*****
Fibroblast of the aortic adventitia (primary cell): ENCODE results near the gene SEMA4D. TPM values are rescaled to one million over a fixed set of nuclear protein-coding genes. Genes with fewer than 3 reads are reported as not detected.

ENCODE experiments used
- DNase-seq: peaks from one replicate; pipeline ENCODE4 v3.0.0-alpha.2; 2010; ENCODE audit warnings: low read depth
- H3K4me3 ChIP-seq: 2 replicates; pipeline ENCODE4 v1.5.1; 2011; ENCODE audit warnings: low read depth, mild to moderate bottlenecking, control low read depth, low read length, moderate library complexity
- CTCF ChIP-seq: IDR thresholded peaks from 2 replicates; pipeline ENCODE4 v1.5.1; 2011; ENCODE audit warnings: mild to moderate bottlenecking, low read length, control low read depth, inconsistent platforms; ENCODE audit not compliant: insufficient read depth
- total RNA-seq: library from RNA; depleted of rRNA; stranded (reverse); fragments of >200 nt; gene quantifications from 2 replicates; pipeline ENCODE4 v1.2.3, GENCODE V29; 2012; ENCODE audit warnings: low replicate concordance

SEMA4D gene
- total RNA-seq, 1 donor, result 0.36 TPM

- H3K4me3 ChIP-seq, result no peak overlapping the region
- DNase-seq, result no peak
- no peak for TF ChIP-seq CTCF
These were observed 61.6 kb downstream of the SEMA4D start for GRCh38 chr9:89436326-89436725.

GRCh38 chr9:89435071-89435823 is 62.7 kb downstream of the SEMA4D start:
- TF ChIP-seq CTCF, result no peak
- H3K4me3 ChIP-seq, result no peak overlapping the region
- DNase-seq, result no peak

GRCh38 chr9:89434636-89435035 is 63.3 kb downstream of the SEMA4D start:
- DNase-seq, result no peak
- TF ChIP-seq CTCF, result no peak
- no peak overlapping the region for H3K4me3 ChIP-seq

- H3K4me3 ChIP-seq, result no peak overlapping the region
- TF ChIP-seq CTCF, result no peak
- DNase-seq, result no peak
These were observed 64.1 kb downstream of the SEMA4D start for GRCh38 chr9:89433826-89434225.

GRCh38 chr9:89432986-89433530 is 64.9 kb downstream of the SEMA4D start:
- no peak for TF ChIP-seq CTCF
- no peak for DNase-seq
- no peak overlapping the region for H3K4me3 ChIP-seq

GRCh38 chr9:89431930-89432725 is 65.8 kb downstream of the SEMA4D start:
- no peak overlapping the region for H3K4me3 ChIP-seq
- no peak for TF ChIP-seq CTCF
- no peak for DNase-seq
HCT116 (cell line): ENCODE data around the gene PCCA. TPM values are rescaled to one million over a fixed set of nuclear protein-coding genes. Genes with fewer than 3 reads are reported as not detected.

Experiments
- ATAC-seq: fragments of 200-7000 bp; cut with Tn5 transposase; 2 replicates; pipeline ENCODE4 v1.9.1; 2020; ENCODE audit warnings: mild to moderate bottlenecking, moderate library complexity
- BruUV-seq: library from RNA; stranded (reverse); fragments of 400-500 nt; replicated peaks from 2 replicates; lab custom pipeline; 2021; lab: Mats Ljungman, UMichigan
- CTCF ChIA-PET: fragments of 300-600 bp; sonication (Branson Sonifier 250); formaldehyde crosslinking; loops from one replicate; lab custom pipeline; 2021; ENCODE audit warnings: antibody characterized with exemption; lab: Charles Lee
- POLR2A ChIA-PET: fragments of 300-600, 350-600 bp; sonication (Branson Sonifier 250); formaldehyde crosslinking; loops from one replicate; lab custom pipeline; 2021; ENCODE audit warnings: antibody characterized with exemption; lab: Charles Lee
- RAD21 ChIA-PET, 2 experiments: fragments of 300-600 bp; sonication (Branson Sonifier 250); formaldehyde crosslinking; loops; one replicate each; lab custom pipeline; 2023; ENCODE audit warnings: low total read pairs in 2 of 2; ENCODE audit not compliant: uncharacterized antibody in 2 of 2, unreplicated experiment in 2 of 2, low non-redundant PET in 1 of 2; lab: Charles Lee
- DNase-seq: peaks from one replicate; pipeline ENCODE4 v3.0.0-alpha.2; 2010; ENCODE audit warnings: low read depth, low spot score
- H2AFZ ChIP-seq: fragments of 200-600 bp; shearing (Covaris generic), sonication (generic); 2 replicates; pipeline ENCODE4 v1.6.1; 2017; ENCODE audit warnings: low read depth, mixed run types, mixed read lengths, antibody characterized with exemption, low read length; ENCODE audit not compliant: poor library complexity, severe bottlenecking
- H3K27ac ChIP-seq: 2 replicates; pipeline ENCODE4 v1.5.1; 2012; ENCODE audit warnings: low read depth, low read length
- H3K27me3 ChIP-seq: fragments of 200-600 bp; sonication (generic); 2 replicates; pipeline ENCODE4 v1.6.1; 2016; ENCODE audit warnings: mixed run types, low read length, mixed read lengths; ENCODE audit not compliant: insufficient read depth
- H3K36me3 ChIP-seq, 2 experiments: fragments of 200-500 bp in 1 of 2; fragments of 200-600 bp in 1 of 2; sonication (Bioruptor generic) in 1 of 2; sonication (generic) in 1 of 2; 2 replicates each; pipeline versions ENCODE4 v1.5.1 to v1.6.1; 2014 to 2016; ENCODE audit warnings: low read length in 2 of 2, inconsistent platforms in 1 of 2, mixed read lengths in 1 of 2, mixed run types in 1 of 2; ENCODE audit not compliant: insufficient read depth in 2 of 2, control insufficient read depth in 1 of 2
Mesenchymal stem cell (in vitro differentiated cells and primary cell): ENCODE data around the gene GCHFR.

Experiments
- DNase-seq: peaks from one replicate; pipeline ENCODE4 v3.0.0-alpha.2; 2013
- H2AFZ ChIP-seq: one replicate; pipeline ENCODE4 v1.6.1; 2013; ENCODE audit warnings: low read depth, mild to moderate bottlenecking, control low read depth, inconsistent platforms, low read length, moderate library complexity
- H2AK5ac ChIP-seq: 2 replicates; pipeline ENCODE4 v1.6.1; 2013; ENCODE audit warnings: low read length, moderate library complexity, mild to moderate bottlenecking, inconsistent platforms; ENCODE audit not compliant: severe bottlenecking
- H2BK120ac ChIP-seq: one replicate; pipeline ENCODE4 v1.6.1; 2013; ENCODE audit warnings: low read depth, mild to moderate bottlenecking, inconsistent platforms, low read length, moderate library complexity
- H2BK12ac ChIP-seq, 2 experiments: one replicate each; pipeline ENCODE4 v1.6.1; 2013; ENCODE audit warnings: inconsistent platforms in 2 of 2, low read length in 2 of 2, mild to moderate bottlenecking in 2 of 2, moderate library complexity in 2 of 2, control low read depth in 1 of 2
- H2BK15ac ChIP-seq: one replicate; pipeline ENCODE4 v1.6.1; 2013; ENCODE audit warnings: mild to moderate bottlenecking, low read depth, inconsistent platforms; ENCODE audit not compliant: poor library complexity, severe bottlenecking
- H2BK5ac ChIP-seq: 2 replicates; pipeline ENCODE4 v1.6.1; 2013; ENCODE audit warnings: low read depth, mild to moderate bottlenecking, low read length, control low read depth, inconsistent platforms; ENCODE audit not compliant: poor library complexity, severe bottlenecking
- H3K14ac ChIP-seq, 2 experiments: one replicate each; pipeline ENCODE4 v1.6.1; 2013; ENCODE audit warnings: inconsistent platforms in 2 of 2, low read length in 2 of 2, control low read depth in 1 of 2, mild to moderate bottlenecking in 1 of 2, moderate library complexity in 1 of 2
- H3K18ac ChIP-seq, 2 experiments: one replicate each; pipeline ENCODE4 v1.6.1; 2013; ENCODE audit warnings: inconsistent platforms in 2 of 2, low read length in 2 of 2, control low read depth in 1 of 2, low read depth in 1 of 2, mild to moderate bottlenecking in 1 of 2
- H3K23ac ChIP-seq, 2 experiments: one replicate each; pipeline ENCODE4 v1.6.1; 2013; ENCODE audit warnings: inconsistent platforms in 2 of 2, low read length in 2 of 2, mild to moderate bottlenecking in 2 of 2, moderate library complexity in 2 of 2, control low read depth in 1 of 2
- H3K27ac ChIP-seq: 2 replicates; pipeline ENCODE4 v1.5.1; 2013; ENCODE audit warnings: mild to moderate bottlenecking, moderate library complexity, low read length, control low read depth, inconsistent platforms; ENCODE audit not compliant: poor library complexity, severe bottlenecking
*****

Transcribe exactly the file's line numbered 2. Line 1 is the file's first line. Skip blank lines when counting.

ENCODE experiments used